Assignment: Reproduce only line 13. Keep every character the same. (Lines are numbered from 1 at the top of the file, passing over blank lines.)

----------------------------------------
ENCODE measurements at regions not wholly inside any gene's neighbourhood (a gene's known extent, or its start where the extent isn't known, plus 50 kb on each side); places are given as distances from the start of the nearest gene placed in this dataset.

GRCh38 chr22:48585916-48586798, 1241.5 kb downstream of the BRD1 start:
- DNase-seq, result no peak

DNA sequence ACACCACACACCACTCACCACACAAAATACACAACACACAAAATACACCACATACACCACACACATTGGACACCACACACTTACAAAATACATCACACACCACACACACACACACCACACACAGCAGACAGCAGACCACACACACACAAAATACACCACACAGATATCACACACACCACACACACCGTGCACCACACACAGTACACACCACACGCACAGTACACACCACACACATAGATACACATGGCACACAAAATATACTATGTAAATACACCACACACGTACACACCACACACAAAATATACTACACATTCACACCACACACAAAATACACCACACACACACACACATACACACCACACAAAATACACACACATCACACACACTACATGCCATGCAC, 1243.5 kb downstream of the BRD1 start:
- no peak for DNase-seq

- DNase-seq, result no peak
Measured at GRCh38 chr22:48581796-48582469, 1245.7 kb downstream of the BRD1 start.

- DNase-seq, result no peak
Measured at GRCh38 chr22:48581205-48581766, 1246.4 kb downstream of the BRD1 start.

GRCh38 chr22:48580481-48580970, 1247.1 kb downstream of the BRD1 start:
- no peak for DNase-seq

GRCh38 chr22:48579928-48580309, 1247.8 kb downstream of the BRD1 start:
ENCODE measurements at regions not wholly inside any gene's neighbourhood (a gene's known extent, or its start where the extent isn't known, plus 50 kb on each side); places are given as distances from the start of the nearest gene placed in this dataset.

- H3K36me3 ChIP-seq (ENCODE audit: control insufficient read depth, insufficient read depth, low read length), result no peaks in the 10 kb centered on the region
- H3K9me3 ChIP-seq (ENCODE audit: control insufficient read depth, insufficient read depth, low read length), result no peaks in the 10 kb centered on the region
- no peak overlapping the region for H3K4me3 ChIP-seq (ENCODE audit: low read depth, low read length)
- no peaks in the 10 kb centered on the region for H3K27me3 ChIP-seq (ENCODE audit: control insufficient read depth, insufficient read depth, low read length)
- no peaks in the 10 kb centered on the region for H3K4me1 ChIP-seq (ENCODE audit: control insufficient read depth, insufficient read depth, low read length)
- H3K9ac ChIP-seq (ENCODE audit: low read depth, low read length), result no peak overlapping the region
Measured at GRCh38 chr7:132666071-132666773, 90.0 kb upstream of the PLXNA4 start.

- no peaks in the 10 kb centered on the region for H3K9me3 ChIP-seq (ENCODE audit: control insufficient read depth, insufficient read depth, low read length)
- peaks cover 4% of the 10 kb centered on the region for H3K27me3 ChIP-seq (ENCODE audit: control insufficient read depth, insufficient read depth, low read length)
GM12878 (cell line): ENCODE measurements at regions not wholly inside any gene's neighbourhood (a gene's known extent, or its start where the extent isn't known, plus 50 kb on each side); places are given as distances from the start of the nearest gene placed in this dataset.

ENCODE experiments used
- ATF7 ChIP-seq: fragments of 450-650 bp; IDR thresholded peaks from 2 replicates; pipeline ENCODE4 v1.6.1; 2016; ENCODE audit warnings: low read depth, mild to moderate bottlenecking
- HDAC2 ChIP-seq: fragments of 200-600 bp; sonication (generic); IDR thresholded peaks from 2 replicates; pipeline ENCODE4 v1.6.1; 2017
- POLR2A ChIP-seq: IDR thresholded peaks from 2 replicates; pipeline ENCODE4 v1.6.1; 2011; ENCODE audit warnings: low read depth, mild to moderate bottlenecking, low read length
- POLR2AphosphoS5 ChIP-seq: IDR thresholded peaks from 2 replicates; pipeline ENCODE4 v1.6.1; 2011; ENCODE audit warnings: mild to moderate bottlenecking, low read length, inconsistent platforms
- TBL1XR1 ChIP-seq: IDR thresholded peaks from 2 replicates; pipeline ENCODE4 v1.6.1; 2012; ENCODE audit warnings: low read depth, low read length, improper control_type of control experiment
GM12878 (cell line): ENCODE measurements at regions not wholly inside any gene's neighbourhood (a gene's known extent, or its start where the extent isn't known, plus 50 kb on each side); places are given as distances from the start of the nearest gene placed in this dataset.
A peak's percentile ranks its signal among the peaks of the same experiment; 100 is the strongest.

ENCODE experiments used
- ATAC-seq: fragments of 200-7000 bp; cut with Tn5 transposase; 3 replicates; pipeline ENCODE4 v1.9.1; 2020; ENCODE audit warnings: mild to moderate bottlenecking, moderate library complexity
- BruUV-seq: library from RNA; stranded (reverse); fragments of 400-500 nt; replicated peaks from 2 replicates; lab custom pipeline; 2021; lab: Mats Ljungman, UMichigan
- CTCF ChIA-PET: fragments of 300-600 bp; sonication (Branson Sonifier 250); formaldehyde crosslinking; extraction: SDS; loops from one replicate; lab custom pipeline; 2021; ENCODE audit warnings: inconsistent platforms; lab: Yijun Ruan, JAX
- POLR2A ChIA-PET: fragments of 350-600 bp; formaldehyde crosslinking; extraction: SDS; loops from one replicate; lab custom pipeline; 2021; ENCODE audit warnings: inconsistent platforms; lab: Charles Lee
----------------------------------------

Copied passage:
ENCODE measurements at regions not wholly inside any gene's neighbourhood (a gene's known extent, or its start where the extent isn't known, plus 50 kb on each side); places are given as distances from the start of the nearest gene placed in this dataset.